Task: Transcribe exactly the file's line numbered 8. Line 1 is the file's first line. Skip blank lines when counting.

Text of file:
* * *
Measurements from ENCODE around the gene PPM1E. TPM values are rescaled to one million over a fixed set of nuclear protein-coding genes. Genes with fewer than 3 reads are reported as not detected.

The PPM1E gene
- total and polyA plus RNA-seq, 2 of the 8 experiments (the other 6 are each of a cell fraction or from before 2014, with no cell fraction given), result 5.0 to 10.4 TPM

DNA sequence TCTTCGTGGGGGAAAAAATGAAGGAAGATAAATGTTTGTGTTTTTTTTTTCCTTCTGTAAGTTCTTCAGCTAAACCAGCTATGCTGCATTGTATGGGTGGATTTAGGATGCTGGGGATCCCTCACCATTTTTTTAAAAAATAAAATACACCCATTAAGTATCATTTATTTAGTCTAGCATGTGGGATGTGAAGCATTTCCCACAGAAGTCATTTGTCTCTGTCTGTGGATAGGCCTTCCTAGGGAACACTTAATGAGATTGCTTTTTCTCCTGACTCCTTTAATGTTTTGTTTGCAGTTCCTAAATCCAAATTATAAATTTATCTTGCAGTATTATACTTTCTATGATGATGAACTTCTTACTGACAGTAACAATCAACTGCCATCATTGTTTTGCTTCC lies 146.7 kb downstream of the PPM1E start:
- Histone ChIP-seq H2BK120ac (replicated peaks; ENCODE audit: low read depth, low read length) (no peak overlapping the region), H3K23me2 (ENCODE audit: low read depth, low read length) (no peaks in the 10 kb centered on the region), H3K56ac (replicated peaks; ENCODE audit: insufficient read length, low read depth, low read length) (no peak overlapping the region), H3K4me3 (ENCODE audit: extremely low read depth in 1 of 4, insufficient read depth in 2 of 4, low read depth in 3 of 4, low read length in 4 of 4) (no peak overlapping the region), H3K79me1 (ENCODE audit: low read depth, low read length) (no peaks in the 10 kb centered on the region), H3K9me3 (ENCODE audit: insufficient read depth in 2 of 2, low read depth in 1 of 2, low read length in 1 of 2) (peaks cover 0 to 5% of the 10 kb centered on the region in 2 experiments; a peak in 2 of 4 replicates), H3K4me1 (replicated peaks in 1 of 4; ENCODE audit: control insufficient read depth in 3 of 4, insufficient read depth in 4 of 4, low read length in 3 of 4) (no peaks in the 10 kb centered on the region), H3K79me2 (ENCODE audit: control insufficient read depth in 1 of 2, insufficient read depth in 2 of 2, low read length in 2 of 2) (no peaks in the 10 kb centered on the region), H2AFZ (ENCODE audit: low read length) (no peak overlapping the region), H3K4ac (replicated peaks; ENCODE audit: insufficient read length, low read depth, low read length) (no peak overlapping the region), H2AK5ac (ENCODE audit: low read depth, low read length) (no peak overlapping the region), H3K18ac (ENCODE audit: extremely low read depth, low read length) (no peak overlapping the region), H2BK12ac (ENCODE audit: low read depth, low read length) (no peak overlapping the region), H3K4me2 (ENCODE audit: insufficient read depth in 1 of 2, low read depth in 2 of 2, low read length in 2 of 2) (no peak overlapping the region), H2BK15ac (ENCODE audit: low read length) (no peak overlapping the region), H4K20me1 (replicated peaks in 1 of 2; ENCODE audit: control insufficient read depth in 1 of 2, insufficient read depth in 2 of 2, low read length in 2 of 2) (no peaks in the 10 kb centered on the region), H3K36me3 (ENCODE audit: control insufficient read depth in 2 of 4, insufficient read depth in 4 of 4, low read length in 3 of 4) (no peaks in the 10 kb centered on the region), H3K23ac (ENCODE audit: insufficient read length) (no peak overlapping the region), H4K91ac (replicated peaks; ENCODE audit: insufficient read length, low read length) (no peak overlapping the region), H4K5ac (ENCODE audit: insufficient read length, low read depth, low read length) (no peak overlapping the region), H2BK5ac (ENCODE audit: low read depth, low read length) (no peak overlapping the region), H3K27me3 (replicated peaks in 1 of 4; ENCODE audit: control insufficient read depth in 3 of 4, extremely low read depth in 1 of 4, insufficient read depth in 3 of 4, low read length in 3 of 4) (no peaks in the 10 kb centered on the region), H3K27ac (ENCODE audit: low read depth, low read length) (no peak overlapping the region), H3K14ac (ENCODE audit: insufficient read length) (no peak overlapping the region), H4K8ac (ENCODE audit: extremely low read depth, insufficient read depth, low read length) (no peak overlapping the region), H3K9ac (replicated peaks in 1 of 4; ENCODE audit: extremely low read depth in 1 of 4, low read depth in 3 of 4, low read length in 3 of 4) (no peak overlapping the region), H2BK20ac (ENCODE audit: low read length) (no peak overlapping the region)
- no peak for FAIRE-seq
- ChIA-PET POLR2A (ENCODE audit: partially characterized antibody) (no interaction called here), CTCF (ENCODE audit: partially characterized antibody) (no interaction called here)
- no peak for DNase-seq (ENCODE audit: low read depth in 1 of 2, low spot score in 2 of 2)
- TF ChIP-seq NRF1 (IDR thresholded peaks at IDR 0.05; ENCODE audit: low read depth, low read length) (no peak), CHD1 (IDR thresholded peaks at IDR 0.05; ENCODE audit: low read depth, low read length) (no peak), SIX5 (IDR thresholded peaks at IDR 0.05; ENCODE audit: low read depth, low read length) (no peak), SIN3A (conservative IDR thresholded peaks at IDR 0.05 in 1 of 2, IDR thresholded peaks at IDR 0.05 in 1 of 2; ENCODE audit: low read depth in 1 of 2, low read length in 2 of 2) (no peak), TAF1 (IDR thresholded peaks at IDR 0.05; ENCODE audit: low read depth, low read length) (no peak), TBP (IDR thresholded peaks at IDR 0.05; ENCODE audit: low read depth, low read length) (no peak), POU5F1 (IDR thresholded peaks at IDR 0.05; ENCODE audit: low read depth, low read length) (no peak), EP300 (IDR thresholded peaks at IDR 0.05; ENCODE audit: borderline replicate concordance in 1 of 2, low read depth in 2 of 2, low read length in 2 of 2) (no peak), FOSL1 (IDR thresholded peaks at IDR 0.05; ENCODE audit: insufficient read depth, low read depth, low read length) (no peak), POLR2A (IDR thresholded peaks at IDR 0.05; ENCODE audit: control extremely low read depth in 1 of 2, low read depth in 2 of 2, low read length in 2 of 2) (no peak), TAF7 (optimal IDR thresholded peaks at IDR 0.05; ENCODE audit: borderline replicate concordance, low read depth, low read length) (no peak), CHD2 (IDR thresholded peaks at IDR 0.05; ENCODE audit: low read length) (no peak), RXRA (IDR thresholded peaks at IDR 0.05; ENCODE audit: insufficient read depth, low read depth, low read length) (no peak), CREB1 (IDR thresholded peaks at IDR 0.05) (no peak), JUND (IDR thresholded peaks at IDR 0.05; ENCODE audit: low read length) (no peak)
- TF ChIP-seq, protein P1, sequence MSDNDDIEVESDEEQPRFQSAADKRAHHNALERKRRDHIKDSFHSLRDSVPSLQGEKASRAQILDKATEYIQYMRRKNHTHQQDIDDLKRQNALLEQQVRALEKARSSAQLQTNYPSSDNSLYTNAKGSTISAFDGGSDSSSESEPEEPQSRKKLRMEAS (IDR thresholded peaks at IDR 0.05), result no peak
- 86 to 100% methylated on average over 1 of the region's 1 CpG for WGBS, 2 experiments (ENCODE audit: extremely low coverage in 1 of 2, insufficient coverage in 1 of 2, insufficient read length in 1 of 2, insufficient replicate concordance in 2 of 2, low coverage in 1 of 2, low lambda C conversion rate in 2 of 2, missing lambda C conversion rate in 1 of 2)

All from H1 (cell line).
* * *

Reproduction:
- no peak for DNase-seq (ENCODE audit: low read depth in 1 of 2, low spot score in 2 of 2)